A renewed Fiscal Union

, by Alejandro Olmos Marcitllach

A renewed Fiscal Union

Economic, social and political realities are changing in Europe as a result of the financial meltdown. Both our economies and our economic policies have become increasingly interdependent over the past 50 years. Most citizens are now aware that many important decisions can no longer be taken at national but global level and look at the European Union in the search for a stronger response to a dramatic crisis that has thrown millions of people to the ranks of unemployment and poorness.

The coordinated action taken by governments to bailout the banking sector was needed to restore confidence in markets and the credit flow. But the bailout also helps to understand how a problem of household over indebtedness and a highly leveraged financial sector became a threat to the sustainability of public finances and to our European model of social protection.

The European Parliament and the Council have adopted a number of initiatives intended to improve the resilience of the financial system and to correct the underlying macroeconomic imbalances. On the one hand, the EU has embraced the G20 process of reforms to tackle a number of regulatory and supervisory weaknesses in the banking sector such as the case of hedge funds or credit rating agencies. On the other hand, the European institutions have understood that returning to the path of growth in an integrated economic region requires taking action aimed to correct the underlying macroeconomic imbalances of our economies.

Some actors and market participants want to impose their political agenda focusing the important ongoing discussions of the economic governance package on the austerity measures. Fiscal responsibility is indeed fundamental to recovery. But a budgetary policy based on cuts and sanctions alone will not be enough to enhance job creation and achieve a smart, sustainable and inclusive growth unless combined with a sensible set of incentives, strengthened monetary policy and additional revenue tools. Furthermore, we have learnt from the past that equality should not come second to growth. On the contrary, a fair distribution of wealth generates growth. Dismantling our welfare system will only result on further expenses and constraints to the coming generations. The economic reforms should therefore take into account “the guarantee of adequate social protection, the fight against social exclusion, and a high level of education, training and protection of human health” as required by the Treaty.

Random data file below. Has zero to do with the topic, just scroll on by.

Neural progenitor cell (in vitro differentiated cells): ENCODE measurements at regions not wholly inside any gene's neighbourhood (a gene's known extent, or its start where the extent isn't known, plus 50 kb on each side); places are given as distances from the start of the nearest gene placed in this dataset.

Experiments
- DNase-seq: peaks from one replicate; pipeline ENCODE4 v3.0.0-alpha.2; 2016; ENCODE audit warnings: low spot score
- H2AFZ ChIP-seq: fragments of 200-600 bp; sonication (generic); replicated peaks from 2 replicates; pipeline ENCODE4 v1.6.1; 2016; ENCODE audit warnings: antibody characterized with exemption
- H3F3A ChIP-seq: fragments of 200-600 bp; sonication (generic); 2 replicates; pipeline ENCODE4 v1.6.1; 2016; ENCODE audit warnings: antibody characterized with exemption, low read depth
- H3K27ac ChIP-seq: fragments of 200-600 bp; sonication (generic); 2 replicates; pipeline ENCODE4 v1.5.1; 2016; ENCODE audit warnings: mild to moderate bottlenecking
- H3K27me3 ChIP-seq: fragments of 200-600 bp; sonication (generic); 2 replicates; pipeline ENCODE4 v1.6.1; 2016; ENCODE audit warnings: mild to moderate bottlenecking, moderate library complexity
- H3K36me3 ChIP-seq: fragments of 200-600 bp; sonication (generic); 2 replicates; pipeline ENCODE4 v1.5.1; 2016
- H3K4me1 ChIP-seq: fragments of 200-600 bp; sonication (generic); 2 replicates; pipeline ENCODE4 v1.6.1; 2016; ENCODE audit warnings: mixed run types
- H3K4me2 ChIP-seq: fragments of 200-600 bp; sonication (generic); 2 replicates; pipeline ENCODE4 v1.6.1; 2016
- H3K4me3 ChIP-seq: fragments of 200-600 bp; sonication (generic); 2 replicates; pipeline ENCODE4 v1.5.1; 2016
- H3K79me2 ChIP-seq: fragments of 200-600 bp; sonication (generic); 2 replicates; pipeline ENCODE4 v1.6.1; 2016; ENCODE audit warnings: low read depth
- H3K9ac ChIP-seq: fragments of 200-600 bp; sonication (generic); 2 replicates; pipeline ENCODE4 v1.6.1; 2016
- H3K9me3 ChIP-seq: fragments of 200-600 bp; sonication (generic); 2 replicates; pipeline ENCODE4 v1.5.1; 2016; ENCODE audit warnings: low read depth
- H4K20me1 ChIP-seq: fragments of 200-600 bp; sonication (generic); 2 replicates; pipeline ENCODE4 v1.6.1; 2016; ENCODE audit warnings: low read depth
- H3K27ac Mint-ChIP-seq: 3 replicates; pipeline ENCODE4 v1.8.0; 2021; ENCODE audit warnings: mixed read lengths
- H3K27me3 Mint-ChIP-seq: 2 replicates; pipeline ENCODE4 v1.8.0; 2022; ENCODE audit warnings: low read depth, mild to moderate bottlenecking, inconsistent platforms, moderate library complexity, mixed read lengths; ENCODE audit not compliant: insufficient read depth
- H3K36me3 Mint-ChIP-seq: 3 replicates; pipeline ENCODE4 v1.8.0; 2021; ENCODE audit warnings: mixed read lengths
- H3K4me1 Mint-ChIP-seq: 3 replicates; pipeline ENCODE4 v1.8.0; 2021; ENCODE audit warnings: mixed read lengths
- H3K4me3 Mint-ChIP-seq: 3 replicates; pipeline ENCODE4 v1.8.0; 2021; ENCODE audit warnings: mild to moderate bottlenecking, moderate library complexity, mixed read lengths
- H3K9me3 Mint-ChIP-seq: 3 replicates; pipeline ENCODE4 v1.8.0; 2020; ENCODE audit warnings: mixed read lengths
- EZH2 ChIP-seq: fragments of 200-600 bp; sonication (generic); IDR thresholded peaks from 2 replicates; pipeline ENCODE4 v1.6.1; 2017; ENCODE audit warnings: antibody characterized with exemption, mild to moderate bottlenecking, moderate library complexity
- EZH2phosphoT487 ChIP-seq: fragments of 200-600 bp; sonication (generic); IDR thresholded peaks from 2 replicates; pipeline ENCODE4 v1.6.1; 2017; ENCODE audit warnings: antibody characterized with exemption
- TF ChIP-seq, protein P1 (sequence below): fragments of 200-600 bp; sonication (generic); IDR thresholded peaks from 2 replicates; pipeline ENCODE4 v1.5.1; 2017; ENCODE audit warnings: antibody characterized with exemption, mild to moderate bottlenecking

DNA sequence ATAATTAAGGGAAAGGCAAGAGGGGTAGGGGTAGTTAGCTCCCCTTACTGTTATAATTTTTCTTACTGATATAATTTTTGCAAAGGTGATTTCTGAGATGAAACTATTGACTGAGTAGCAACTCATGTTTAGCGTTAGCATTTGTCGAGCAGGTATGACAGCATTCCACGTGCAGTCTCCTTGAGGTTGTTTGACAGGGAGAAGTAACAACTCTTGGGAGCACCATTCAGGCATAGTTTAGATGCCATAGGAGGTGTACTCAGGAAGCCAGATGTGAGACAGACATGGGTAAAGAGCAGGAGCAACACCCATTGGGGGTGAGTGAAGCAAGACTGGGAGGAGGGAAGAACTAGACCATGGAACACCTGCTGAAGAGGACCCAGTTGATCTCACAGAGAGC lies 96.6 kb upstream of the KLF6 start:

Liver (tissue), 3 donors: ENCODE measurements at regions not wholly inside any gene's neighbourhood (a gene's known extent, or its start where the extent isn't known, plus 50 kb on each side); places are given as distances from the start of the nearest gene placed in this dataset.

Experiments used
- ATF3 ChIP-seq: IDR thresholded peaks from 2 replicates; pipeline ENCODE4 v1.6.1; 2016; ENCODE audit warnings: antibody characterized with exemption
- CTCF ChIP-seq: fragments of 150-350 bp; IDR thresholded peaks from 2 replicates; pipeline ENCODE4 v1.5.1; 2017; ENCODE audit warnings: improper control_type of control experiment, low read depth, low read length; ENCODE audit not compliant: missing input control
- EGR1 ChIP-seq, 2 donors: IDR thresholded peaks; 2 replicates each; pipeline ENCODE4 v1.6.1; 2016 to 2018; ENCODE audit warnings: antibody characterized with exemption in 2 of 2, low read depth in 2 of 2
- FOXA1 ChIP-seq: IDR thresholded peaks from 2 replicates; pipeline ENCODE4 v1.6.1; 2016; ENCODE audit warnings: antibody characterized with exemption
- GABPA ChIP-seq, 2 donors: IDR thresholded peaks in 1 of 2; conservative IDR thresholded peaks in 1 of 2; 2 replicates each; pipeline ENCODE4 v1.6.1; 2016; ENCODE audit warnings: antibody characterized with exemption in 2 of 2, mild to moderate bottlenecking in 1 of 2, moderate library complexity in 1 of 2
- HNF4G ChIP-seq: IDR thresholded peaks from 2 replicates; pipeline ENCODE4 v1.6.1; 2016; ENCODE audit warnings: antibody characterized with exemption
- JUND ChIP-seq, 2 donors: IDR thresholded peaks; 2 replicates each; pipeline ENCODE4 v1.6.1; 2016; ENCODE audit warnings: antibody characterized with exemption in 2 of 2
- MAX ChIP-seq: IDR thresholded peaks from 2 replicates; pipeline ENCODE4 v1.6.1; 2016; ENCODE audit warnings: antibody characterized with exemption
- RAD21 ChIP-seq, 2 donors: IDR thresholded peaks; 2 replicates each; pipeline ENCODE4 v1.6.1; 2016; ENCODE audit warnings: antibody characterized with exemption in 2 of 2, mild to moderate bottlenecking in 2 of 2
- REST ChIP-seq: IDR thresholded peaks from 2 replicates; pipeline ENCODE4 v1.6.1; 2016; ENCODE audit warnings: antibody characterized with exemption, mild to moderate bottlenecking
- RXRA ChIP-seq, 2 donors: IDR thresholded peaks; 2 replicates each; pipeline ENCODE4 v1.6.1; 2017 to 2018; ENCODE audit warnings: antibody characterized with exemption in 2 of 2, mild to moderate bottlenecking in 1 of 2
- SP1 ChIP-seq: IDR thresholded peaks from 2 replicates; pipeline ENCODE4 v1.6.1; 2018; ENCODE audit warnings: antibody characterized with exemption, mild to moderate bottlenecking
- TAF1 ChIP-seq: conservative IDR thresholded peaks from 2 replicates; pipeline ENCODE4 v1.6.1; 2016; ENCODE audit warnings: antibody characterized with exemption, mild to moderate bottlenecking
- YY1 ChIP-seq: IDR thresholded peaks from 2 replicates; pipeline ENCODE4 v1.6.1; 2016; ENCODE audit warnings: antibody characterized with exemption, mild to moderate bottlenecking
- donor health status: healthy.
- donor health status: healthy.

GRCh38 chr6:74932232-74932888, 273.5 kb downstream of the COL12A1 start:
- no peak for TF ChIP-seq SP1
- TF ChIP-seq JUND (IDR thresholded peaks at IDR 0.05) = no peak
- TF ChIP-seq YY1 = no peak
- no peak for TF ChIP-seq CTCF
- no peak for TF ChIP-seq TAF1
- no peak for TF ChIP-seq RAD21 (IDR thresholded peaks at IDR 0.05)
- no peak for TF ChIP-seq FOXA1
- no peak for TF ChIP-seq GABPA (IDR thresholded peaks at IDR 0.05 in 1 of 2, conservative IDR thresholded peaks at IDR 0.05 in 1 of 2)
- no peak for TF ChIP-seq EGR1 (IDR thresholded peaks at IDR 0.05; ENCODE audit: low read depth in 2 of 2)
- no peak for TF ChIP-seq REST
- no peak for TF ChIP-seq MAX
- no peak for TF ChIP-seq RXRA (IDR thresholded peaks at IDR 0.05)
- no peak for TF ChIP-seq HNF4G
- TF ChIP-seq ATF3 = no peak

This context of shared challenges across Europe offers an increased room for a renewed Fiscal Union that puts innovative financing at the service of a sustainable economy. A European Debt Agency could provide a system based on incentives by pooling part of the stock of national debts together and converting it in a common bond that would lower interest payments and consequently give Member States some breathing space. Such an agency could also issue debt securities tied to investment projects at Community level and thus attract much needed foreign and domestic capital to match the investment needs that the goals of the Europe 2020 Strategy require.

The Fiscal Union would also be reinforced with the establishment and management of a European Transaction Tax focused on speculative transactions that would accomplish the threefold purpose of responding to the call for a greater contribution of the financial sector to the burden-sharing of the crisis, discouraging harmful practices whilst favoring long-term investments and bringing more transparency and stability to the markets.

The Commission should step up and lead the fight against fiscal dumping among Member States and Tax Havens. There is a wide range of actions (namely: the automatic exchange of information between tax authorities should become the rule, a new anti-fraud strategy in the field of VAT should be developed, common consolidated corporate tax base and tax rates should be introduced) that would foster this process and improve the functioning of the internal market.

Finally, whilst the establishment of a common treasury still seems a mere federalist ambition, the Council and the European Commission could bring together the European Debt Agency, the Central Bank, the Eurogroup, the newly created Systemic Risk Board, the ECOFIN Council and both the Directorate-General of Economic Affairs and the Directorate-General of Taxation and Customs under the joint command of a High Representative for Economic Policy. This would certainly help to improve the coherence and success our economic policies.

Image : source www.flickr.com

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